Records of permit applications between 2013 and 2019 reviewed by this news organization strongly suggested that stature and public profile offer applicants a significant leg up when attempting to obtain a concealed-carry permit in Santa Clara County. Under California law, police chiefs and sheriffs are given broad discretion to bestow such permits.

Santa Clara County issues relatively few permits compared to the state’s other 57 counties, especially outside the Bay Area. About 150 such permits were issued or renewed in Santa Clara County each year between 2014 and 2019, records show. By comparison, Sacramento County, which has 20% fewer people than Santa Clara County but is similar in its urban and suburban mix, has about 5,000 active permits.

That includes Chris Long, a county resident who said he never heard back from the agency when he applied for a CCW permit in 2013. In January 2019, he doggedly pursued a response until he was informed that his latest application was denied six months later. State law requires a decision to be made within 90 days.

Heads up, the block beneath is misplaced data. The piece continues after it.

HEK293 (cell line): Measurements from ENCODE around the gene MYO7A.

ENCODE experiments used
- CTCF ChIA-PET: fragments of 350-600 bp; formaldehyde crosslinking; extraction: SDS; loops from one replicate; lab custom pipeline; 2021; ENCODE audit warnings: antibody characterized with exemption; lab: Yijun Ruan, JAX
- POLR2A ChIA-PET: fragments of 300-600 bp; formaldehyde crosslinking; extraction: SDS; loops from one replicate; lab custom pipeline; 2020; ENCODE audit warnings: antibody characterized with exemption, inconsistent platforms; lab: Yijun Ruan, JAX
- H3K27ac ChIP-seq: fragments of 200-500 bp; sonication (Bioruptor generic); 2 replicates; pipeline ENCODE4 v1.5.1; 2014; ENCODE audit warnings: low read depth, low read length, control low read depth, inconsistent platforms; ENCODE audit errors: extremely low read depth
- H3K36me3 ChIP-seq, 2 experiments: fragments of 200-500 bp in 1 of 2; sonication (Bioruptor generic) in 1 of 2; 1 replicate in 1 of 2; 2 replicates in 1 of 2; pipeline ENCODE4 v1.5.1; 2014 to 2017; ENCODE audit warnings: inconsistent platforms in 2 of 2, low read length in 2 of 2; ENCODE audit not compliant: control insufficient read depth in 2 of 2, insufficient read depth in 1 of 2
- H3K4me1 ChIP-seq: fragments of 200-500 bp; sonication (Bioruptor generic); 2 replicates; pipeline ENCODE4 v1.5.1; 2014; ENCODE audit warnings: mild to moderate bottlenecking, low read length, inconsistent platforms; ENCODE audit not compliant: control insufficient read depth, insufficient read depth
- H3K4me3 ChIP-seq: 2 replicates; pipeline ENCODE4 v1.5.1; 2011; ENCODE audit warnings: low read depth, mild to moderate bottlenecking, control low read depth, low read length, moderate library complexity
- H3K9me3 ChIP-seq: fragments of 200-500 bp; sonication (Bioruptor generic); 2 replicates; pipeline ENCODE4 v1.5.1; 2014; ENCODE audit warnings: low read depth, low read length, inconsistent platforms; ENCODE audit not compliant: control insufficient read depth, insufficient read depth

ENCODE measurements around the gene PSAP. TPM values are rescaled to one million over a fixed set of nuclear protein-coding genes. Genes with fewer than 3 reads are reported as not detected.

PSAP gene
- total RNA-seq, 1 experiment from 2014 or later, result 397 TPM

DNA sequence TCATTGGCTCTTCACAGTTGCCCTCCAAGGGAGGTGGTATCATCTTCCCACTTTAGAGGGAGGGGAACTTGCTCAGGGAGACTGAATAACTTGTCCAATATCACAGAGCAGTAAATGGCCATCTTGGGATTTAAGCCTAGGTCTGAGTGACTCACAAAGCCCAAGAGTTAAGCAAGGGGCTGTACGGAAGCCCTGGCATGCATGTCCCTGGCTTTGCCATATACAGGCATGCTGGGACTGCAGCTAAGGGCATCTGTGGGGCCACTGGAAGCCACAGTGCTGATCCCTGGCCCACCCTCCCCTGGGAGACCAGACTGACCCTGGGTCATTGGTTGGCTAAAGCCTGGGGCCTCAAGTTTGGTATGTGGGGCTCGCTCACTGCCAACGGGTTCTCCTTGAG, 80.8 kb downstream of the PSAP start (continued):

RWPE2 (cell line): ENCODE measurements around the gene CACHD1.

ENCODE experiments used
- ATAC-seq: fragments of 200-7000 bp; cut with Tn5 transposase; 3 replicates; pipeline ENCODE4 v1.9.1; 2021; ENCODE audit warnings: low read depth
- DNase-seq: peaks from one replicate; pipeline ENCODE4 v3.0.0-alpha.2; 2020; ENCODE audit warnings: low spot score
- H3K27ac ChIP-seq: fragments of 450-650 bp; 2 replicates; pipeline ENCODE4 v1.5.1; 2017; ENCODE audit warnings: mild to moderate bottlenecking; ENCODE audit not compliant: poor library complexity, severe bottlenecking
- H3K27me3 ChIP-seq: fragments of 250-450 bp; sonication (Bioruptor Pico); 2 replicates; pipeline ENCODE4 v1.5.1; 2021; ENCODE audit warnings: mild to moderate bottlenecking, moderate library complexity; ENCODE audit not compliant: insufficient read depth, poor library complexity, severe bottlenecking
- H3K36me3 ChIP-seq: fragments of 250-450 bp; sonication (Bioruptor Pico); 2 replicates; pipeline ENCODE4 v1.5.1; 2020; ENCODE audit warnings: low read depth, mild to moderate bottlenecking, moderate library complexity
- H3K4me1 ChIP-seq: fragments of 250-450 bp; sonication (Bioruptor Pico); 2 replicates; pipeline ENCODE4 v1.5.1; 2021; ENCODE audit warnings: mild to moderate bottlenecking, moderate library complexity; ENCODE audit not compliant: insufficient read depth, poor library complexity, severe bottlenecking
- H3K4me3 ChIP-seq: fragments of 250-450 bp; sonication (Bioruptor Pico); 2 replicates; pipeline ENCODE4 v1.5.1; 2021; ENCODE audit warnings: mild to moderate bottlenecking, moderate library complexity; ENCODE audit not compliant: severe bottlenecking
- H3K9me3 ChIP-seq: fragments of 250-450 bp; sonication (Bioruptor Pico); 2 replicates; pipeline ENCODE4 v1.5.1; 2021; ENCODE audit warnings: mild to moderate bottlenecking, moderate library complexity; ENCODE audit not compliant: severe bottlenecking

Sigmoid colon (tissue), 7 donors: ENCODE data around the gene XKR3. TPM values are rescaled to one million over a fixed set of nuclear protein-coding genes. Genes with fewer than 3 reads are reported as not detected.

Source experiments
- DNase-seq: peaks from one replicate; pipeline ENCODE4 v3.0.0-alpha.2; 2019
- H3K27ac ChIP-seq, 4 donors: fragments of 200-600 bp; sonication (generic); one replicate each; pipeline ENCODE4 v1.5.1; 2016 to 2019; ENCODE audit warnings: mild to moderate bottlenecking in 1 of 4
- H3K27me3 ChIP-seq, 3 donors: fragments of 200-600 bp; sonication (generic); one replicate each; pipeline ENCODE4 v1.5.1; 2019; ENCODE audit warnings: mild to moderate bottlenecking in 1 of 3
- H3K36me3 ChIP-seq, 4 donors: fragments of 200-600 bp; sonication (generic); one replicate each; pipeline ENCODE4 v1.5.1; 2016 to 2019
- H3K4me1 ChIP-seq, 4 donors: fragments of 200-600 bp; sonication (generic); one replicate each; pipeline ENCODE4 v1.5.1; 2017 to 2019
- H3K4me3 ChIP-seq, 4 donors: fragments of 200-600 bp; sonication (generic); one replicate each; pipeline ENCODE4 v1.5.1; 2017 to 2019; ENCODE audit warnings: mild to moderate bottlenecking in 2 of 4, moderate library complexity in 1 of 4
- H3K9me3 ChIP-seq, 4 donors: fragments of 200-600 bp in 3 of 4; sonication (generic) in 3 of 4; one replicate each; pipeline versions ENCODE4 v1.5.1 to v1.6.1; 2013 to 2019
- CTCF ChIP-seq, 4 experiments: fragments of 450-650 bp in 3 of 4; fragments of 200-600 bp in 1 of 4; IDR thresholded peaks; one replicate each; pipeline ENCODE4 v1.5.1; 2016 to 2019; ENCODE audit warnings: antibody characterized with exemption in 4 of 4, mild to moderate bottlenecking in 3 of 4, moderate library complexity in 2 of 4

“As an ordinary citizen who had my CCW application denied despite meeting all of the requirements, today’s indictments come as no surprise to myself or many of the other individuals who have applied for a CCW in Santa Clara County,” Long said. “It is often repeated by firearms enthusiasts that the only way to obtain a CCW permit is to donate to Sheriff Smith’s campaign, and today’s findings lend credence to that theory.”